When Travel Diversion Did Not Require Headphones

7953202532_85954dfb46_zI inherited a travel-sized cribbage board from my parents, and it still evokes memories from the ’60s of early evenings at motels during childhood vacations. My brothers and I would cannonball into the hotel pool, as my parents “supervised” (a term used only loosely then) while engaged in a friendly game of cribbage. Usually next to the cribbage board sat the travel flask, which appeared precisely at five o’clock, and two hotel glasses with doses of Scotch over rocks. (With four kids on a road trip, who could blame them?)

Travel requires–or perhaps invites–hours of diversion, and today that diversion is mostly digital consumption. We stream movies, we play games, we shop online, we read books on tablets. It’s even packaged for us in our seat backs or we preload it on our devices before a long flight. Now, power management is an essential skill set for travelers.

At the risk of sounding ancient, I bemoan this. When we’re playing old-fashioned games, sans headphones, there’s room for conversation and shared experience. That cannot happen when we’re plugged into our own little worlds.

I’m certainly no analog saint. I binge-watch movies on international flights as often as the person in the next seat. And I have said literal prayers of thanks for digital entertainment when my kids were little and could be occupied for hours on a transcon flight with movies on a laptop. Today, the iPad has transformed the travel experience for parents, never mind their kids.

Maybe I get too much digital entertainment at home, but even for business trips these days I like to unplug. I like having the time to read an actual book. I can’t remember the last time I turned on a TV in a hotel room. And, honestly, my favorite flight activity is looking out the window. This all feels a little shameful to admit. So very unproductive.

Yet, travel is the perfect time to go analog, at least for a little while. What’s in your carry-on? There’s a simple beauty in pulling out a deck of cards. Or a pencil and paper (Hangman, anyone?). Or a magnetic chess board. When all else fails, word games can be pulled from thin air. Or daydreaming, the ultimate diversion. (If you’re stumped, check out The Simple Dollar, which has lots of suggestions for non-digital games and pleasant ways to pass time the old-fashioned way.)

My husband and I have been playing a lot of cribbage this holiday season with my kids. We play on my inherited cribbage board, with all my ghosts and memories. And it’s just perfect that our favored deck of cards sports a photo of the Dreamliner aircraft. In my mind, travel and cribbage–they’re inexorably linked.

What do you like to do without headphones to unwind when you travel?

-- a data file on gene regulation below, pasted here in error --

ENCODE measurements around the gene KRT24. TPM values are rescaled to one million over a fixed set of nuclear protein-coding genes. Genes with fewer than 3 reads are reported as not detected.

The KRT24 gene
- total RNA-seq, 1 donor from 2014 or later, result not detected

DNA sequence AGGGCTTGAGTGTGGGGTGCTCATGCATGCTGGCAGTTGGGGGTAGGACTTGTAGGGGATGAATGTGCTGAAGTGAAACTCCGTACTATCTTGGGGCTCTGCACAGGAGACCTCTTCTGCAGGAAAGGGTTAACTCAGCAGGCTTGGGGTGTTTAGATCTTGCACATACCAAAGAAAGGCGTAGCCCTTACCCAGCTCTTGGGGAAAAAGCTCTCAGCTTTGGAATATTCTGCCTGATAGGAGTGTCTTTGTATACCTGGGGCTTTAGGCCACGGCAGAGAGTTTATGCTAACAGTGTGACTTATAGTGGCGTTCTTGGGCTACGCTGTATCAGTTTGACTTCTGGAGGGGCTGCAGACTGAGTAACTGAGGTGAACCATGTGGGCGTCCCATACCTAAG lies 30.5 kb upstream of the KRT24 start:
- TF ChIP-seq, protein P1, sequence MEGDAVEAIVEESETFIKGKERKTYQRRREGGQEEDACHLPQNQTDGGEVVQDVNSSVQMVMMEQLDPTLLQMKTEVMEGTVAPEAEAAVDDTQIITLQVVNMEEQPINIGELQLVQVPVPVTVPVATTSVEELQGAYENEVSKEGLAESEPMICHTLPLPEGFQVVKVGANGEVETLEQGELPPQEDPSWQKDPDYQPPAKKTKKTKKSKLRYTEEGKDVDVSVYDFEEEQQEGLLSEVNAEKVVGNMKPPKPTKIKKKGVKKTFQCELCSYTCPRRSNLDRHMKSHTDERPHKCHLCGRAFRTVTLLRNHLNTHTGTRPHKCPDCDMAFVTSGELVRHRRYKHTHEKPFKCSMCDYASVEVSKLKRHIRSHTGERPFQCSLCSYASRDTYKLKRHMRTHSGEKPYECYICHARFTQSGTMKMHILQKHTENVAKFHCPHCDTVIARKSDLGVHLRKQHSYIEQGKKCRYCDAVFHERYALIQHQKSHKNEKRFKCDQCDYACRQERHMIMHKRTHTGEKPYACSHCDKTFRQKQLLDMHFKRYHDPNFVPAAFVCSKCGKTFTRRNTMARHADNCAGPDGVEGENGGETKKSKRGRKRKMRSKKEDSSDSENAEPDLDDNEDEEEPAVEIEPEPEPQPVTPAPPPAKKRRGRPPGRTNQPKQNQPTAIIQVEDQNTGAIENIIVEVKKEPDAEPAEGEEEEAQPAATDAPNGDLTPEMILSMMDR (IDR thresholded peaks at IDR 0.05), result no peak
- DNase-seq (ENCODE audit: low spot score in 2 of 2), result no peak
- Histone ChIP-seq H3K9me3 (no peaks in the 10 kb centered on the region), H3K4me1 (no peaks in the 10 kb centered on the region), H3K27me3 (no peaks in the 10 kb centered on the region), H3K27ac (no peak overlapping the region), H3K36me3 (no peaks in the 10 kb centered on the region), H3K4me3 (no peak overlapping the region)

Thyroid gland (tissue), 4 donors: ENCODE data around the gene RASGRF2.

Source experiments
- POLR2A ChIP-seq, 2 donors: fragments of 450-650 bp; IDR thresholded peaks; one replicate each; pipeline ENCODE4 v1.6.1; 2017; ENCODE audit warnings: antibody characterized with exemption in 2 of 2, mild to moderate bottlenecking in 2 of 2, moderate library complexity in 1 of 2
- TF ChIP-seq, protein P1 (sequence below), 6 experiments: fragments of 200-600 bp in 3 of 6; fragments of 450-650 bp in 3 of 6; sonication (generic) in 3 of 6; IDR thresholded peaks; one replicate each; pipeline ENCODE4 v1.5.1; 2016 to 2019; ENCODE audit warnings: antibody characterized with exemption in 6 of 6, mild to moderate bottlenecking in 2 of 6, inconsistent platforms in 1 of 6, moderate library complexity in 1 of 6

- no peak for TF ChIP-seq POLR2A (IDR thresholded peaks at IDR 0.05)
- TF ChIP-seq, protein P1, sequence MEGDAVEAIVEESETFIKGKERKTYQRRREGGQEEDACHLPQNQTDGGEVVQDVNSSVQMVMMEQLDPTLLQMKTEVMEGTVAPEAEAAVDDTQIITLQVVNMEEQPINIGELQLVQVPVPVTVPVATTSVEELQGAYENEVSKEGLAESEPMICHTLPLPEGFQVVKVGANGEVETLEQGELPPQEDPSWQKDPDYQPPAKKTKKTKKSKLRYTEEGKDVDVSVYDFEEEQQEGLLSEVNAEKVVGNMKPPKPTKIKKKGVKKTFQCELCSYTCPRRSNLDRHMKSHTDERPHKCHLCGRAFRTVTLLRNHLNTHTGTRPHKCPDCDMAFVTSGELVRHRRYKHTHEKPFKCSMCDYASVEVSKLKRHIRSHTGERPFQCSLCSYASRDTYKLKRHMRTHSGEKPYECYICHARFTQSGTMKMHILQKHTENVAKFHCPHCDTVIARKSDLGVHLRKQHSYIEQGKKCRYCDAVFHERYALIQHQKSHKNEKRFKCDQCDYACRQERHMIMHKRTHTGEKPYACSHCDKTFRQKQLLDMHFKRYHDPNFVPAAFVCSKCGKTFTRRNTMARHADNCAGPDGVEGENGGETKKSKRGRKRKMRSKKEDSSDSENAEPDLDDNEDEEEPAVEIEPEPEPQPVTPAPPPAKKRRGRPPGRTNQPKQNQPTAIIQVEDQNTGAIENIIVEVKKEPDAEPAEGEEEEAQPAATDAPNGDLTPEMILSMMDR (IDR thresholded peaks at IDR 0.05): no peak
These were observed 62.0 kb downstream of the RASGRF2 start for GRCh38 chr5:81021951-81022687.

Photo: Flickr/Bruce Guetner



  1. Do hotel rooms have TVs? I’m with you on this! As an aircrew member more often than not I’m solo, so no cribbage with kids for me… But I’m definitely the guy who hits the ground running (when layover scheduling allows).

    Lately I’ve been working trips between LAX and SYD. My first “go to” was the hike from the Spit Bridge to Manley. At least 3 hours of exotic plants and animals along the east coast of Australia. My last couple of trips have seen me take the bus down to Coogee Beach, hike over to Bondi Beach, then bus myself back to the hotel for crew rest. Incredible views of volcanic cliffs with their eroded nooks and crannies as well as several small beaches for cooling off should one get a bit warm from the hike.

    I must confess to being less than completely unplugged on these hikes. My music enhances the vistas in the same way that a great soundtrack increases the impact of a big-screen movie. That said, the older I get, the more I appreciate face-to-face human interaction. It’s begrudgingly that I acknowledge the reality that my Gen-X and Millennial kids interact differently with their “wired” worlds, apparently with comfort and ease. Begrudgingly, certainly, but bully for them. It’s their world that they’re living in, after all.

    Still… I remember those cribbage boards from my childhood. And playing cards with my dad after dinner while he smoked his evening pipe. Those memories never fail to bring a smile.

    • Nancy Branka says:

      Hiking is such a great way to spend travel time. (And no headphone apologies required–I totally agree with adding music to the scenery.) On business trips I don’t have a ton of free time, but I am pretty religious about spending at least an hour each morning outside for a run or walk, a superb way to start the day in a new city. Thanks for your thoughts.

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